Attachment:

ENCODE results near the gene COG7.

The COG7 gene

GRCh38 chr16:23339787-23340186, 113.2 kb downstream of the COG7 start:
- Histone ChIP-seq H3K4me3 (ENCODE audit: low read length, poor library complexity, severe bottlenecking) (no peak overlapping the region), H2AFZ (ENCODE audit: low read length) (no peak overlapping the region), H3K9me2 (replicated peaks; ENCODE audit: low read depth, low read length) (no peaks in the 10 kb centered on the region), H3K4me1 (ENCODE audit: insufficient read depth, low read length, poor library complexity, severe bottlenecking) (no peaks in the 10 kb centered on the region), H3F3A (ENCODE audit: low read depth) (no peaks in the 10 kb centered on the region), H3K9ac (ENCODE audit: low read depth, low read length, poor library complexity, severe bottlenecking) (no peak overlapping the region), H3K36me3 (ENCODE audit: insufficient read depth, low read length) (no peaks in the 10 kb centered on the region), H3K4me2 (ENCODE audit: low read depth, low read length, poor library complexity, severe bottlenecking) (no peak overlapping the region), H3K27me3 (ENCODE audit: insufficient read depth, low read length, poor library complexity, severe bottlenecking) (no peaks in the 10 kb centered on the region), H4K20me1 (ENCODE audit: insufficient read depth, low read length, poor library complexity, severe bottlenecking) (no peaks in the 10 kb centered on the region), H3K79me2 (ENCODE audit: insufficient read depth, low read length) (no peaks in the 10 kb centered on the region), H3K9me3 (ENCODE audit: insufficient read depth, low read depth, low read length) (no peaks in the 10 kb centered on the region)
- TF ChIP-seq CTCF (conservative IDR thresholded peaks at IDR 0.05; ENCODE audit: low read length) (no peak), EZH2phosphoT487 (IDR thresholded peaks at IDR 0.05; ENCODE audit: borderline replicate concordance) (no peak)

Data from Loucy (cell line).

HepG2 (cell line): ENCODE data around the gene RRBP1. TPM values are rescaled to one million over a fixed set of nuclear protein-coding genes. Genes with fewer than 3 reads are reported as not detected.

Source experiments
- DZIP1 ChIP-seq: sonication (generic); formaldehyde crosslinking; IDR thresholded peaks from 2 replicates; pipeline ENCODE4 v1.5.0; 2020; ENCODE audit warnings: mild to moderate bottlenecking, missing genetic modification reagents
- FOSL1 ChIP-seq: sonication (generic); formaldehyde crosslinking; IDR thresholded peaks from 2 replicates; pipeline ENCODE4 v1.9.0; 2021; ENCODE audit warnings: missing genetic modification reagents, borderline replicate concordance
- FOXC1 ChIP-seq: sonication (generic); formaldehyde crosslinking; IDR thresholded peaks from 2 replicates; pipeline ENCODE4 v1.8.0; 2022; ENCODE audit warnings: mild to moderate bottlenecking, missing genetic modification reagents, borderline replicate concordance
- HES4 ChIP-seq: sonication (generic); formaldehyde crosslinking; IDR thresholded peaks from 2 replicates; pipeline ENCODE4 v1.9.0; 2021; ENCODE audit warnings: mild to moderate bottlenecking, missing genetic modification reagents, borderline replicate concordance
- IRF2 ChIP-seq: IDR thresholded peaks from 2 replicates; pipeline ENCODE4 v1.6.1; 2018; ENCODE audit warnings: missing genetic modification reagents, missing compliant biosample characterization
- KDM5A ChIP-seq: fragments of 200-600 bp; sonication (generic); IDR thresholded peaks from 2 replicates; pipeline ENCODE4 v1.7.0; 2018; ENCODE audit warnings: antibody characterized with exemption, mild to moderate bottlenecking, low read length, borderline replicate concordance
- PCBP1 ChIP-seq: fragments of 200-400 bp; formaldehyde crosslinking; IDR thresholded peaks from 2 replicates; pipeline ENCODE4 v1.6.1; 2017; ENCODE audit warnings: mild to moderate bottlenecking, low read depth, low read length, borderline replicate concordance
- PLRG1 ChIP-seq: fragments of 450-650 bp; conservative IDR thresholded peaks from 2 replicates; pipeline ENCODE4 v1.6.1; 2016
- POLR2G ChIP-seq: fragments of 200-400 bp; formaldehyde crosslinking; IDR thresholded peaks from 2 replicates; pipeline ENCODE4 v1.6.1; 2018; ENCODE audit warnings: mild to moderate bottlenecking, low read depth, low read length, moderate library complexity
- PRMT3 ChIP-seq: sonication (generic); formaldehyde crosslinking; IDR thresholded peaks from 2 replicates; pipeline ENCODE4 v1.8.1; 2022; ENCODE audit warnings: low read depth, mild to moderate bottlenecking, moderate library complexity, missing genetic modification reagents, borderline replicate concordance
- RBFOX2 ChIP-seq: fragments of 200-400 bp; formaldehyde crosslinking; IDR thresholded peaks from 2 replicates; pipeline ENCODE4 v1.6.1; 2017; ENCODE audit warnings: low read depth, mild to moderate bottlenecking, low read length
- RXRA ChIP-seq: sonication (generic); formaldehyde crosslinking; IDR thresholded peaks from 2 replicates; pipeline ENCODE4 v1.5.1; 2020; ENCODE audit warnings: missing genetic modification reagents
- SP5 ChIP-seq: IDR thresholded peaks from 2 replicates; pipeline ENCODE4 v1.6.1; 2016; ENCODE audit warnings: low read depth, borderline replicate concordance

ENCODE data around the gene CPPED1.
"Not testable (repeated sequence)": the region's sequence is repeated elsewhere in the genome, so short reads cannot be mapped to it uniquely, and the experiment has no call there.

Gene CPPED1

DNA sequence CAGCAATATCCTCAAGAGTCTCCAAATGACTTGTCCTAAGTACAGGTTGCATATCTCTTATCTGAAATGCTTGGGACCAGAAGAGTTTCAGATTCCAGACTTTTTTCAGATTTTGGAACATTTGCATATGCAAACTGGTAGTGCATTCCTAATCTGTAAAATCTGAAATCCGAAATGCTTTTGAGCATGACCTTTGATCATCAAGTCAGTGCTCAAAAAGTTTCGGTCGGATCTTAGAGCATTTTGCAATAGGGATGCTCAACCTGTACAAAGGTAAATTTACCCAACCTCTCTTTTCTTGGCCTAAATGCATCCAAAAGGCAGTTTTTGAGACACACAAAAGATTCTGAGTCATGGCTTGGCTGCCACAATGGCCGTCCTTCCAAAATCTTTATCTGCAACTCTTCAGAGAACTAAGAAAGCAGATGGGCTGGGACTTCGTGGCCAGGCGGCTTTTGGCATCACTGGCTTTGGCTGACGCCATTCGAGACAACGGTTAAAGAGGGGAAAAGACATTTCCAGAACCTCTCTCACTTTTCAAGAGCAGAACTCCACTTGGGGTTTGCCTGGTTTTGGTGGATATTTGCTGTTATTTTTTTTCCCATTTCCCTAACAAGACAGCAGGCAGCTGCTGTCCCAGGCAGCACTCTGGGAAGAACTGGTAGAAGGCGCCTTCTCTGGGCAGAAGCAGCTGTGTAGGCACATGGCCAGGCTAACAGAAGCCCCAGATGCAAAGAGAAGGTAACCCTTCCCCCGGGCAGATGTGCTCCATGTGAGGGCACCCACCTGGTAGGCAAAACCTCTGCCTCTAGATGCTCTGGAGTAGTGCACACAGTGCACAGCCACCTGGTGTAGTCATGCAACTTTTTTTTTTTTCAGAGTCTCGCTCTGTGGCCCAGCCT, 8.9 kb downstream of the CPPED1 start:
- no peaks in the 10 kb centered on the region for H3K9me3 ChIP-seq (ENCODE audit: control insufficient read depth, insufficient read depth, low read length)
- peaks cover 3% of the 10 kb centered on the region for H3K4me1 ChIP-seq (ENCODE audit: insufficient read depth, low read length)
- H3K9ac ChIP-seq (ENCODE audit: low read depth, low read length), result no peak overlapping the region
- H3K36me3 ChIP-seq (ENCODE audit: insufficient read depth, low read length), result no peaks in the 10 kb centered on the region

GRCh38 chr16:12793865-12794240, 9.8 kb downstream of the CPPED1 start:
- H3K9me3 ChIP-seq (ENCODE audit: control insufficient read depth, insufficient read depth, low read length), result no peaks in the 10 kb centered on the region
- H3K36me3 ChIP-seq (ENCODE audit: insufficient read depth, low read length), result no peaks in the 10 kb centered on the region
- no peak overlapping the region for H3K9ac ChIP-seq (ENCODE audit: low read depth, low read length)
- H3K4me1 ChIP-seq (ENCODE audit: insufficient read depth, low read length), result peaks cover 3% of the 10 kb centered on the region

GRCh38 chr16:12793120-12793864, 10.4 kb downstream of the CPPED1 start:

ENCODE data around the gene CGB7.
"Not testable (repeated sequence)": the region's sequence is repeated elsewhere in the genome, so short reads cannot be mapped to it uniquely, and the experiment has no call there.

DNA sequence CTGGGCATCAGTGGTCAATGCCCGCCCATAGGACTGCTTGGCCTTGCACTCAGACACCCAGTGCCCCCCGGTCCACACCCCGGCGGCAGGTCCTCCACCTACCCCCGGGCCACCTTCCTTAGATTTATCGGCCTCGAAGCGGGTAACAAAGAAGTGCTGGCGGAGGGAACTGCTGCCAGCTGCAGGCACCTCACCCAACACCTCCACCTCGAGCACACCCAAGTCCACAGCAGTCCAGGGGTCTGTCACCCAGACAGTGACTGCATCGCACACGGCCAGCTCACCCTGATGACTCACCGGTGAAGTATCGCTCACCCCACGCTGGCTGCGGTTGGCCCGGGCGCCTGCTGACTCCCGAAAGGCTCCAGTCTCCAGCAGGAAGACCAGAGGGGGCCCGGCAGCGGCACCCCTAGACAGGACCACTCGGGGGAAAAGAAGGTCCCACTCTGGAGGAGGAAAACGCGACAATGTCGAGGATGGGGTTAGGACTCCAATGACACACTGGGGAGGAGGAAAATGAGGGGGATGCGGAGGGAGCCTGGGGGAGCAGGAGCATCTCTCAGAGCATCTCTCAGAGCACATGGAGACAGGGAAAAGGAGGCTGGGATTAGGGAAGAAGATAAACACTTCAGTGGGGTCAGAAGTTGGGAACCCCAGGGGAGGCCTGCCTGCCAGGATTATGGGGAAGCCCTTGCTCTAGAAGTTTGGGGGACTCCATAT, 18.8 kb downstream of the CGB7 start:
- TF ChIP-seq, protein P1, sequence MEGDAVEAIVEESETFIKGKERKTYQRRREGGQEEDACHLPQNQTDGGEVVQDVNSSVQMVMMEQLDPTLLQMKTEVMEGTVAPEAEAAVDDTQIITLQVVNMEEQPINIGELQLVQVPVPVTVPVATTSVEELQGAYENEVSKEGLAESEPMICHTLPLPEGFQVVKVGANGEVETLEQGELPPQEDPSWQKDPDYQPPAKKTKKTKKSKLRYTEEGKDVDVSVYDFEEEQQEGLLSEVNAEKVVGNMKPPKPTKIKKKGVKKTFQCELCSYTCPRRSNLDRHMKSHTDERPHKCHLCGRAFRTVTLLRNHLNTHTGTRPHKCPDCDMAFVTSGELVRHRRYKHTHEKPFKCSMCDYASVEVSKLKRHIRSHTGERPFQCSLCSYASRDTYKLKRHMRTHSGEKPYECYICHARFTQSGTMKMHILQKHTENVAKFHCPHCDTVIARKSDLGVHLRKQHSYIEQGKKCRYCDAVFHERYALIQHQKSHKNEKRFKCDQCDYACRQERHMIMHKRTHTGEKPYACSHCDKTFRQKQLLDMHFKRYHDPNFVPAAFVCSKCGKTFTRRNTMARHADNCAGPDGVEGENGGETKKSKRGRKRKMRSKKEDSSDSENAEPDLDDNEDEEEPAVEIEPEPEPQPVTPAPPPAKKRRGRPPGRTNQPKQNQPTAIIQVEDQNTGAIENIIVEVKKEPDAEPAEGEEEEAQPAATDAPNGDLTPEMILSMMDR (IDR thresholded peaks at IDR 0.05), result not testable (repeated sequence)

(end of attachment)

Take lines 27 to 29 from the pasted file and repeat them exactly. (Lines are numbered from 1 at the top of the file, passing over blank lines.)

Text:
- peaks cover 3% of the 10 kb centered on the region for H3K4me1 ChIP-seq (ENCODE audit: insufficient read depth, low read length)
- H3K9ac ChIP-seq (ENCODE audit: low read depth, low read length), result no peak overlapping the region
- H3K36me3 ChIP-seq (ENCODE audit: insufficient read depth, low read length), result no peaks in the 10 kb centered on the region